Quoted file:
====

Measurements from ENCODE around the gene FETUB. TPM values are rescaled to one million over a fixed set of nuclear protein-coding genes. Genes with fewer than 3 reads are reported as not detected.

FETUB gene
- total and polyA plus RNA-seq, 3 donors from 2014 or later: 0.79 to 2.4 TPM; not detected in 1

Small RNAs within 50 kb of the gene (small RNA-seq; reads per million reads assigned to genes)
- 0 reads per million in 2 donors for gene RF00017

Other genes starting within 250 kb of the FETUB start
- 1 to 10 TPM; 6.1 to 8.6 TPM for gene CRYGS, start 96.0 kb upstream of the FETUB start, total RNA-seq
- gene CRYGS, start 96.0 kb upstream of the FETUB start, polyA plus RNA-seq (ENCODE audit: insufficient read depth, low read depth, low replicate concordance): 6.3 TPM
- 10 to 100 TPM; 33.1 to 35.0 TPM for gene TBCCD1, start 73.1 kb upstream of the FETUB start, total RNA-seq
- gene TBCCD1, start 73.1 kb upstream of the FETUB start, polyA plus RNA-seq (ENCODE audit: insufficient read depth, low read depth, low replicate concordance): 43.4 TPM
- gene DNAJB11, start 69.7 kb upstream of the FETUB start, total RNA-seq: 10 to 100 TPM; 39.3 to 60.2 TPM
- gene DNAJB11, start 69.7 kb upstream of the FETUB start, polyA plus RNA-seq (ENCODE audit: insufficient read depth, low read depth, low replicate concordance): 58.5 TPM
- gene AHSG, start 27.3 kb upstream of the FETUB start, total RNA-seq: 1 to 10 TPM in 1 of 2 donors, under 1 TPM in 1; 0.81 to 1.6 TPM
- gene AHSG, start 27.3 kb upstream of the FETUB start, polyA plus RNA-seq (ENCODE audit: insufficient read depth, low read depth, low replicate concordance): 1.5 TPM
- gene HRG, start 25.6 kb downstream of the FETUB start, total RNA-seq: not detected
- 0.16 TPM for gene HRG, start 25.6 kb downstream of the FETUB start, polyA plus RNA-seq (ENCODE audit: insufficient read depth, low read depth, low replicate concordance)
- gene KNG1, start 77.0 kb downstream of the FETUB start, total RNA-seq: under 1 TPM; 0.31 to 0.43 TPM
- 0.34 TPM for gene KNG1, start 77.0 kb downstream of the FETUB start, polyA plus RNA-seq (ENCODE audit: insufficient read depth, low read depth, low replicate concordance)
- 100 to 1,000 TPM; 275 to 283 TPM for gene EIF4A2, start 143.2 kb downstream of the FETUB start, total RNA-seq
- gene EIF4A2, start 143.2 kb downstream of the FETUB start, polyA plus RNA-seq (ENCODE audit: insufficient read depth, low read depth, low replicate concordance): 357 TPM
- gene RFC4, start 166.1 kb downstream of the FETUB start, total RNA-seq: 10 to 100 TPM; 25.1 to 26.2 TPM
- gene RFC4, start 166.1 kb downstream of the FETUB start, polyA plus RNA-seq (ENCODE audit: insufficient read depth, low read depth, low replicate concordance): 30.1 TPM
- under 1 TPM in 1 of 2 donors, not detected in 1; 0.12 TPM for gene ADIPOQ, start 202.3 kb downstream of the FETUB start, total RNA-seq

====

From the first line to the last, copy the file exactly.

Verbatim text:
Measurements from ENCODE around the gene FETUB. TPM values are rescaled to one million over a fixed set of nuclear protein-coding genes. Genes with fewer than 3 reads are reported as not detected.

FETUB gene
- total and polyA plus RNA-seq, 3 donors from 2014 or later: 0.79 to 2.4 TPM; not detected in 1

Small RNAs within 50 kb of the gene (small RNA-seq; reads per million reads assigned to genes)
- 0 reads per million in 2 donors for gene RF00017

Other genes starting within 250 kb of the FETUB start
- 1 to 10 TPM; 6.1 to 8.6 TPM for gene CRYGS, start 96.0 kb upstream of the FETUB start, total RNA-seq
- gene CRYGS, start 96.0 kb upstream of the FETUB start, polyA plus RNA-seq (ENCODE audit: insufficient read depth, low read depth, low replicate concordance): 6.3 TPM
- 10 to 100 TPM; 33.1 to 35.0 TPM for gene TBCCD1, start 73.1 kb upstream of the FETUB start, total RNA-seq
- gene TBCCD1, start 73.1 kb upstream of the FETUB start, polyA plus RNA-seq (ENCODE audit: insufficient read depth, low read depth, low replicate concordance): 43.4 TPM
- gene DNAJB11, start 69.7 kb upstream of the FETUB start, total RNA-seq: 10 to 100 TPM; 39.3 to 60.2 TPM
- gene DNAJB11, start 69.7 kb upstream of the FETUB start, polyA plus RNA-seq (ENCODE audit: insufficient read depth, low read depth, low replicate concordance): 58.5 TPM
- gene AHSG, start 27.3 kb upstream of the FETUB start, total RNA-seq: 1 to 10 TPM in 1 of 2 donors, under 1 TPM in 1; 0.81 to 1.6 TPM
- gene AHSG, start 27.3 kb upstream of the FETUB start, polyA plus RNA-seq (ENCODE audit: insufficient read depth, low read depth, low replicate concordance): 1.5 TPM
- gene HRG, start 25.6 kb downstream of the FETUB start, total RNA-seq: not detected
- 0.16 TPM for gene HRG, start 25.6 kb downstream of the FETUB start, polyA plus RNA-seq (ENCODE audit: insufficient read depth, low read depth, low replicate concordance)
- gene KNG1, start 77.0 kb downstream of the FETUB start, total RNA-seq: under 1 TPM; 0.31 to 0.43 TPM
- 0.34 TPM for gene KNG1, start 77.0 kb downstream of the FETUB start, polyA plus RNA-seq (ENCODE audit: insufficient read depth, low read depth, low replicate concordance)
- 100 to 1,000 TPM; 275 to 283 TPM for gene EIF4A2, start 143.2 kb downstream of the FETUB start, total RNA-seq
- gene EIF4A2, start 143.2 kb downstream of the FETUB start, polyA plus RNA-seq (ENCODE audit: insufficient read depth, low read depth, low replicate concordance): 357 TPM
- gene RFC4, start 166.1 kb downstream of the FETUB start, total RNA-seq: 10 to 100 TPM; 25.1 to 26.2 TPM
- gene RFC4, start 166.1 kb downstream of the FETUB start, polyA plus RNA-seq (ENCODE audit: insufficient read depth, low read depth, low replicate concordance): 30.1 TPM
- under 1 TPM in 1 of 2 donors, not detected in 1; 0.12 TPM for gene ADIPOQ, start 202.3 kb downstream of the FETUB start, total RNA-seq